This family I’d dreamed of, what would it be now?
What would happen to our house, our daughter – my marriage?
Would I be able to work?
We, none of us, had signed up for this.
Were we strong enough to do it…Did we really want to do it?
It takes a long time, this journey to, not acceptance exactly, more a reconciliation with yourself.
You have to allow yourself time – time to adjust, time to grieve, time to re-align yourself into this new rather unexpected life.
It does get easier.
I found, at first, I didn’t want to talk about Alex, didn’t want him to define who I am, but who was I kidding?
He is such a part of me, such an influence on the way I am, the way I regard the world, that he needs putting out there every time.
‘My son is disabled’ – I let other people deal with it now, not me.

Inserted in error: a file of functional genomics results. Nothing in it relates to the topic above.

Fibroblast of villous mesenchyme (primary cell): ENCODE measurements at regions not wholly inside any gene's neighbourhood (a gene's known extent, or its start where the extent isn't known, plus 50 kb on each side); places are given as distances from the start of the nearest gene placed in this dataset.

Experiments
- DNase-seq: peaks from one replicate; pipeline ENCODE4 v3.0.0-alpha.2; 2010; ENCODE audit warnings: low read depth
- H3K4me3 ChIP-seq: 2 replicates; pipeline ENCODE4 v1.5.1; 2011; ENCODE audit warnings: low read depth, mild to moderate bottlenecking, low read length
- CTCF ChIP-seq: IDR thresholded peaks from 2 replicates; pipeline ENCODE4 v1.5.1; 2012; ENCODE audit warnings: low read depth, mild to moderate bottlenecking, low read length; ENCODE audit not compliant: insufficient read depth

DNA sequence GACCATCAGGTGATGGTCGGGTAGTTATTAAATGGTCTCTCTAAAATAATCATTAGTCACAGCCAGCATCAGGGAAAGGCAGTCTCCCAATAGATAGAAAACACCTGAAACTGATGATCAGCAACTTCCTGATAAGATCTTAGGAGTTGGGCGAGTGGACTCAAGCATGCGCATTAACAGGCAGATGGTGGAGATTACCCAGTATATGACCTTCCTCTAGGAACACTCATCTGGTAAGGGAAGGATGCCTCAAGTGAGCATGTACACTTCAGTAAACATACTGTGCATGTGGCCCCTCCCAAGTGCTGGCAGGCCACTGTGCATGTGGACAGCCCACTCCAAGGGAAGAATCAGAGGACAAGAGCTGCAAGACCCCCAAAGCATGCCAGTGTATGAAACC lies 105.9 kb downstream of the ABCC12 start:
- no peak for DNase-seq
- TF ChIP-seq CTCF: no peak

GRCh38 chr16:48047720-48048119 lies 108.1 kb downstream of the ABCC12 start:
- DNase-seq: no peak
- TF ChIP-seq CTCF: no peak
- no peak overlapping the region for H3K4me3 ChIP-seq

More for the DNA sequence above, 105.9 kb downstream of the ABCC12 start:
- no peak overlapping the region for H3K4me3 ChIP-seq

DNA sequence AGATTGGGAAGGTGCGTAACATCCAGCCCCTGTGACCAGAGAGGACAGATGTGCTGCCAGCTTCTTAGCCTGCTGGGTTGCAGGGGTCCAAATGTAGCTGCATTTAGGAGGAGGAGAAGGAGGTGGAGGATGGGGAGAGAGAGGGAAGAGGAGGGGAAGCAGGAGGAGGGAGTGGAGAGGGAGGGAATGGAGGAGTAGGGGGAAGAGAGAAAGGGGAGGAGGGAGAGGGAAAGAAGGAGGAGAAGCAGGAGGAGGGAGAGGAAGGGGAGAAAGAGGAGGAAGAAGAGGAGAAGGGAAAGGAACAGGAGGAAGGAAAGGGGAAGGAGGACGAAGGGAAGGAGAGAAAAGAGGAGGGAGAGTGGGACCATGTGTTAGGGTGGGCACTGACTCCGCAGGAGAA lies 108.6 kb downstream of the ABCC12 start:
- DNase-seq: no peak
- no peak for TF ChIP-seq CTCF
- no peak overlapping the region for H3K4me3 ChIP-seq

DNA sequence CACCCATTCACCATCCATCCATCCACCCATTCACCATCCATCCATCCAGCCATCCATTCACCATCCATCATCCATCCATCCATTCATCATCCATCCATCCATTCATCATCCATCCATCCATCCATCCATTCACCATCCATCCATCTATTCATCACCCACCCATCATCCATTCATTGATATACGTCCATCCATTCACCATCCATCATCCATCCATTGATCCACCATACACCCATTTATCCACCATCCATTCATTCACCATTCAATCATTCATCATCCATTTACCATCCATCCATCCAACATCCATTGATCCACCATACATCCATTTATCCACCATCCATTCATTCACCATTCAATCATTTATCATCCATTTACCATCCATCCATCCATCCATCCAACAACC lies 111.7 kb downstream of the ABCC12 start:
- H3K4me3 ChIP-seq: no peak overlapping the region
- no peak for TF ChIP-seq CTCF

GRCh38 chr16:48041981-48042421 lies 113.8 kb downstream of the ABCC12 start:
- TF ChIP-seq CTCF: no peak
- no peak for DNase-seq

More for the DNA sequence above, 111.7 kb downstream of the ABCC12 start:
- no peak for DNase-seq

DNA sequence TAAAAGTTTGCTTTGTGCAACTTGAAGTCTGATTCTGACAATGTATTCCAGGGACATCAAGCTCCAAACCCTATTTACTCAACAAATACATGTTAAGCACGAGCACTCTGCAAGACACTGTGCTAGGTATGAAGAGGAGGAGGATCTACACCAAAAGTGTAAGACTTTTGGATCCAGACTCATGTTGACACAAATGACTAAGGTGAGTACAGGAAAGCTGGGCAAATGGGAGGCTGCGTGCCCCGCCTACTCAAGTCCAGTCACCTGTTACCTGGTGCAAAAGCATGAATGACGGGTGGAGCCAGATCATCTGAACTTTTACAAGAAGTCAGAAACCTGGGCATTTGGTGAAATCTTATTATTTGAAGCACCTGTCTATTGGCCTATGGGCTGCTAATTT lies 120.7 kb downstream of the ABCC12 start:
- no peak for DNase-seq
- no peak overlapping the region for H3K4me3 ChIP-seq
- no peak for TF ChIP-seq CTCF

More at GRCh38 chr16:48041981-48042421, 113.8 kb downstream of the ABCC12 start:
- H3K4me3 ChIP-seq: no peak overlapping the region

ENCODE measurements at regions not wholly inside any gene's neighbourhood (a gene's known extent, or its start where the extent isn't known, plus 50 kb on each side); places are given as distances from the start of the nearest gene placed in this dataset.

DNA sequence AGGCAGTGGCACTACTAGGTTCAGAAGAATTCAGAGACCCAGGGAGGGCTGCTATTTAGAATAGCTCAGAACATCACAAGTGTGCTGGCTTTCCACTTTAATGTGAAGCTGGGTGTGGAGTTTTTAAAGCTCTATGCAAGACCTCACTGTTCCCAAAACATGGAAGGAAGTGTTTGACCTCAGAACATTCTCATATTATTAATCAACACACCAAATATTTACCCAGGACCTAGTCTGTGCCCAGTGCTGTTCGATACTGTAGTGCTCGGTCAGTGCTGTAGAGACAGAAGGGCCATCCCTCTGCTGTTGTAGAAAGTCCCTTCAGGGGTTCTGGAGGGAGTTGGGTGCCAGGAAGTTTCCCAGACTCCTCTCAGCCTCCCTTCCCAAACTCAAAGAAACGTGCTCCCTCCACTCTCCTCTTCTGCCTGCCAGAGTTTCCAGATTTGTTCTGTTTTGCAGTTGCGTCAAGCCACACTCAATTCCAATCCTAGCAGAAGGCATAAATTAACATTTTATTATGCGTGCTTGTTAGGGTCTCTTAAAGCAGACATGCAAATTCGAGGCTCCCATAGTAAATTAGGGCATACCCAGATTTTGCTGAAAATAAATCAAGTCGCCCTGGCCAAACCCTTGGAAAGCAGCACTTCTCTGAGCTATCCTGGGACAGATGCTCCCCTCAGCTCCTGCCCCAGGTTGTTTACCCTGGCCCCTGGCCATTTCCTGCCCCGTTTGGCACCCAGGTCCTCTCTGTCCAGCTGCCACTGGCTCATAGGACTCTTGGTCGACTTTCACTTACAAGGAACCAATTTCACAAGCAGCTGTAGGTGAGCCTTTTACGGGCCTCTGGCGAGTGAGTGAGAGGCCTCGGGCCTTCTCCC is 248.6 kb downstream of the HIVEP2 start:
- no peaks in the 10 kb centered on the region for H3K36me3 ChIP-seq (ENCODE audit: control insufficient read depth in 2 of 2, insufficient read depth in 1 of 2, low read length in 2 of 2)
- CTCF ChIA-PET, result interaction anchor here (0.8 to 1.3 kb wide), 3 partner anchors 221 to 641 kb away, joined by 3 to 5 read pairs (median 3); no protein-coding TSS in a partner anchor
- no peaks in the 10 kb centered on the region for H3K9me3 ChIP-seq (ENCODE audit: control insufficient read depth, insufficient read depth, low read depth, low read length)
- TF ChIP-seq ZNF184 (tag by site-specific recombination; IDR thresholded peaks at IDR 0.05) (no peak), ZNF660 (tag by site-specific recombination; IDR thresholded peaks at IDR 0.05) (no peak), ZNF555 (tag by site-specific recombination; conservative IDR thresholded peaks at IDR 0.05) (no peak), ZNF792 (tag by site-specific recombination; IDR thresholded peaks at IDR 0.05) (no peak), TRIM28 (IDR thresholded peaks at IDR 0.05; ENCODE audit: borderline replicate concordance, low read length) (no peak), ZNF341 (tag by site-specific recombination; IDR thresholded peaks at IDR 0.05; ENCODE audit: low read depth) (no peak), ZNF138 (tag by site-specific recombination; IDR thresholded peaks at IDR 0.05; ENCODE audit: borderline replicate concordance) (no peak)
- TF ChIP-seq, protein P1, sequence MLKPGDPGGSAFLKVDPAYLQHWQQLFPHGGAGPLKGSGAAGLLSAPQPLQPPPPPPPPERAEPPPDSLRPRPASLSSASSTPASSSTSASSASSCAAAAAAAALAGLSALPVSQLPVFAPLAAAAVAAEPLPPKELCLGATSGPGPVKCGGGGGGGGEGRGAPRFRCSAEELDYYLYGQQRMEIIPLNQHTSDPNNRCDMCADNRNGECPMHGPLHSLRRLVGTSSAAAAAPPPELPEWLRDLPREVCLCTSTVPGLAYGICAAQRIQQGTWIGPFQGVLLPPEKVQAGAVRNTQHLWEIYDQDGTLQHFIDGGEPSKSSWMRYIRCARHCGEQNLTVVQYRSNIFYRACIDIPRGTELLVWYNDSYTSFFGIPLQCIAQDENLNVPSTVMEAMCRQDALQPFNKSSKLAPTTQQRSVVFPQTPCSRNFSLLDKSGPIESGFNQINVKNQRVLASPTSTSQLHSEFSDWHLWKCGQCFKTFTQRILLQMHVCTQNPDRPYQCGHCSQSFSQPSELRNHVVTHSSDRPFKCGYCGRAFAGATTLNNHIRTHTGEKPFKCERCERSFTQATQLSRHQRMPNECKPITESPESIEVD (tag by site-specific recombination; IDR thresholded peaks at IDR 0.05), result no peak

We have worked our life, woven it differently to accommodate his very different needs, so much so that we don’t even notice it sometimes.
I can no longer look at my life in that ‘Sliding Doors’ fashion – what if?
We are too far in, Alex is who he is and we are who we are.
And this is no bad place to be.
I have more patience now for people, for situations, because I’m aware that what is on the surface is not necessarily all there is.
I wait. See how things develop.
Alex is undiagnosed, which we are comfortable with and don’t think about often.
It’s harder for the outside world, no tick box to place us in.
I – we – are immensely grateful here to our support group – SWAN UK.
Here are the parents of all the undiagnosed children… we fit in.
We talk, we discuss ideas, we encourage those tiny achievements no one else might notice.
But we see, and we celebrate.
Knowing there are other people there in our situation, it’s invaluable, we aren’t alone.
Feeling that you are part of a group, a tribe – it buoys you up.
And with that confidence comes the will to take on the world again.
Slide back – in some way – to that position you never thought you’d reach.
It’s a new normal. But it’s our normal.